• U.S.

Nation: High Stakes in Miami Beach

3 minute read
TIME

Gambling for a dying resort?

It’s one thing to visit Las Vegas and go on a spree,” says Florida Governor Reubin Askew. “It’s another thing entirely to drag Las Vegas home with you and set it up in your own community.”

That, however, is just what a small but determined group of Floridians would like to do. Advised by Public Relations Whiz Sanford Weiner, 49, the skilled promoter who helped legalize gambling in Atlantic City, N.J., a dozen hotel owners and businessmen in decaying Miami Beach are launching a drive to collect the signatures of 255,653 voters—enough to put legalized gambling casinos on a statewide ballot in November. Says Leon Manne, president of the Miami Beach Chamber of Commerce: “Gambling will turn the economy around faster than anything. It is the quickest solution.”

Weiner has already set up a makeshift office in the Marco Polo Resort on Collins Avenue, where many of Miami Beach’s hotels are clustered. Under the banner of a LET’S HELP FLORIDA committee, the campaign to collect signatures will begin in two weeks, with a July 31 deadline.

Weiner concedes that even if he rounds up enough signatures, winning the November referendum will not be easy. Legalized slot machines in Florida attracted many gangsters in the 1930s, and illegal casinos flourished in the ’40s. It was only the Kefauver committee revelations of widespread criminality that brought reforms in the 1950s. Even now a poll shows only a slim majority of Floridians in favor of legalizing gambling. Weiner, however, is counting on a healthy advertising budget, as much as $1 million; he spent $1.3 million in New Jersey.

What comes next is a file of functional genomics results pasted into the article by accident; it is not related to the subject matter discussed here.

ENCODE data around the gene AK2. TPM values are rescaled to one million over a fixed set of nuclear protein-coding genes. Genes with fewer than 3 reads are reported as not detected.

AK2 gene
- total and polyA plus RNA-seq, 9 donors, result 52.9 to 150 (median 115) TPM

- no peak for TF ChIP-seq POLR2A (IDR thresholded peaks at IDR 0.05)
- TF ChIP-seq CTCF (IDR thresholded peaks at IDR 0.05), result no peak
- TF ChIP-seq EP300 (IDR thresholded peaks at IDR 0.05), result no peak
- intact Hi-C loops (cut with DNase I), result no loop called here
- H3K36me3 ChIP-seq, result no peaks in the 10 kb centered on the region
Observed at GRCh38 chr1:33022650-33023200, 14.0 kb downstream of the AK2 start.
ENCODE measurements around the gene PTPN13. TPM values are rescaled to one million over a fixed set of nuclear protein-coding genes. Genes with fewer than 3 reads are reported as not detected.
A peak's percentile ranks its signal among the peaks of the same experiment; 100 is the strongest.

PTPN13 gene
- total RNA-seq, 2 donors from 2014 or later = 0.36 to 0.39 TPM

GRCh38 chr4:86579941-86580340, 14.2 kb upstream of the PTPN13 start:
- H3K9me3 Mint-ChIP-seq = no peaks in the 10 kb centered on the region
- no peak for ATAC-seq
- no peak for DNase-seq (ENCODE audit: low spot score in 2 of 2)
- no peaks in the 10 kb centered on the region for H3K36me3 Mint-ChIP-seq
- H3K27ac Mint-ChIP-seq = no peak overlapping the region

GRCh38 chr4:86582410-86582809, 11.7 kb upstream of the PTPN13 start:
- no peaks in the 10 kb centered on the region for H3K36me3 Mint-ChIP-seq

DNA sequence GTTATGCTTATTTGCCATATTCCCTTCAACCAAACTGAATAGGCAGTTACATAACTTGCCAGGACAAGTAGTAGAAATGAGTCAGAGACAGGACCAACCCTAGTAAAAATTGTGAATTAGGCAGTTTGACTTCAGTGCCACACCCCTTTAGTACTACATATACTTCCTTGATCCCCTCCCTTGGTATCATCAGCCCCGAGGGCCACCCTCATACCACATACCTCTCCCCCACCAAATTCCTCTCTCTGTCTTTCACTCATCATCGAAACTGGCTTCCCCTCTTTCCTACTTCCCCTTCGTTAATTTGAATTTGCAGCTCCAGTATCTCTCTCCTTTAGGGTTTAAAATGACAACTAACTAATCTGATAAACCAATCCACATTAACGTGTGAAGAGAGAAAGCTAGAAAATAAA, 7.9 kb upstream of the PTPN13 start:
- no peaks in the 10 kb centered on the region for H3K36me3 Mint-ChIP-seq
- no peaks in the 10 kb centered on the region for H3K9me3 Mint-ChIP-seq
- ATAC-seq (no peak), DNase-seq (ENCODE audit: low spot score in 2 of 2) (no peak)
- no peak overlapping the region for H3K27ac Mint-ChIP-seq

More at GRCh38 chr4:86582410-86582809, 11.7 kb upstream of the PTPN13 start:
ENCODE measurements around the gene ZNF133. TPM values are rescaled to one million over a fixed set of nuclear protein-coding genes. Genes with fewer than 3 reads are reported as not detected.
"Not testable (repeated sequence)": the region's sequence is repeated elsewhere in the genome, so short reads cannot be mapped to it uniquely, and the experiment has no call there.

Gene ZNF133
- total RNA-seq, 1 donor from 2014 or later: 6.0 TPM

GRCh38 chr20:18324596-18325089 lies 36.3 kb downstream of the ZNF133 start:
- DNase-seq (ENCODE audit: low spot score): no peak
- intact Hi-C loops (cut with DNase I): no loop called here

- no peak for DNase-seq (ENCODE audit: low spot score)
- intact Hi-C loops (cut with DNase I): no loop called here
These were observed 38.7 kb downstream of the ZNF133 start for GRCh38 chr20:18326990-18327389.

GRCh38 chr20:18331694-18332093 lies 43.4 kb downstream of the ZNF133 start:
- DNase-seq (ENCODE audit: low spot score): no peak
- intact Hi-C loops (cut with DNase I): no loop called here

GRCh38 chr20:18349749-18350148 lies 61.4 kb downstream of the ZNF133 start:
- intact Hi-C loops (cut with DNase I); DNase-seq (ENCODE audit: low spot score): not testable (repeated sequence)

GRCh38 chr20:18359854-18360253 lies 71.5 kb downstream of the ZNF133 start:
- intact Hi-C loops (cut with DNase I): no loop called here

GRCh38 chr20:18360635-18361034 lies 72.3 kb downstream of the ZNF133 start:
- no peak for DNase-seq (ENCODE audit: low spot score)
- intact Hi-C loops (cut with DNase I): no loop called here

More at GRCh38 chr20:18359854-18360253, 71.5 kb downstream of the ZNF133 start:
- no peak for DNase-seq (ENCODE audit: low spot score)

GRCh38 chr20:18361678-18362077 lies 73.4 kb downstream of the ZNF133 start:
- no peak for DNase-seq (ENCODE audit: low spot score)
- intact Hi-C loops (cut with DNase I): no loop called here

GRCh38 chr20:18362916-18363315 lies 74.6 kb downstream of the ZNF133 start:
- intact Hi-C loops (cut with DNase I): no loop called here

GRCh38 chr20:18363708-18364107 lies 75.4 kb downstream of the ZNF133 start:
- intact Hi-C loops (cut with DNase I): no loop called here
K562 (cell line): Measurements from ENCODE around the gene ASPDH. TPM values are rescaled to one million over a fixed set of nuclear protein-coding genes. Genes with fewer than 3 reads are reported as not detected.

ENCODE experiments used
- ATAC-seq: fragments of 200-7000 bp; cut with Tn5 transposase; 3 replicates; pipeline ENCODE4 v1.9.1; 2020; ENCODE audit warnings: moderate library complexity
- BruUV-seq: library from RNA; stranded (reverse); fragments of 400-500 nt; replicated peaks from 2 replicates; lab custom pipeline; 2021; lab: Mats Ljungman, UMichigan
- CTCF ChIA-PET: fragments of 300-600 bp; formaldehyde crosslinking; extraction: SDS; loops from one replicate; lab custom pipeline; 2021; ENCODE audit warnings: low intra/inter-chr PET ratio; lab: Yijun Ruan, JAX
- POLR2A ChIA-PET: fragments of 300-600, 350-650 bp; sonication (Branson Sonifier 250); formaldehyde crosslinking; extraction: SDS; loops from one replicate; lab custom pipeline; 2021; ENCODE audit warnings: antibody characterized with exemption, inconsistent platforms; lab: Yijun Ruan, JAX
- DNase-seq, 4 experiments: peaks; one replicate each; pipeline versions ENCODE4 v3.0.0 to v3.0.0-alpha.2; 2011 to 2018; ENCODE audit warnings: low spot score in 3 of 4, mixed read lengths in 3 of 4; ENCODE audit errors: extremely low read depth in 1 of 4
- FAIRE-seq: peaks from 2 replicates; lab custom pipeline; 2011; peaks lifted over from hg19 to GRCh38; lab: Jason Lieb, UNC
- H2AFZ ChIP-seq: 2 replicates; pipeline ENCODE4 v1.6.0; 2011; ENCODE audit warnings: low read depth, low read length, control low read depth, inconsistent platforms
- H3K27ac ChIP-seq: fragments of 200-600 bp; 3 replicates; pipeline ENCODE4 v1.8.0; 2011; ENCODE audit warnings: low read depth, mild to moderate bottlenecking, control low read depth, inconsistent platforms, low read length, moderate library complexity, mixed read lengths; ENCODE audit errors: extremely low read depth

Leading the opposition is Governor Askew, who defeated a gaming petition drive in 1976, but who leaves office next January. Arrayed with him will be lawmen, the clergy, the Miami Herald and many Florida conservatives.

Askew argues that no matter how the gambling law is written, it will attract organized crime, drugs and prostitution “like blood attracts sharks.” Agrees Dade County Sheriff E. Wilson Purdy: “Organized crime is south Florida’s biggest growth industry. They’re all over the place now. Casinos would be a major step toward a complete mob takeover.” Adds former Miami Beach Mayor Jay Dermer. “The hotel people have it all backward. They must first fix up their places.”

Weiner is nonetheless confident: “If a strong effort is made, we can win.” The idea’s biggest selling point may be that gambling would be limited to a strip of about 20 miles along Florida’s Gold Coast —where the hotelmen and others in a once lucrative tourist market see legalized gambling as their last resort. –

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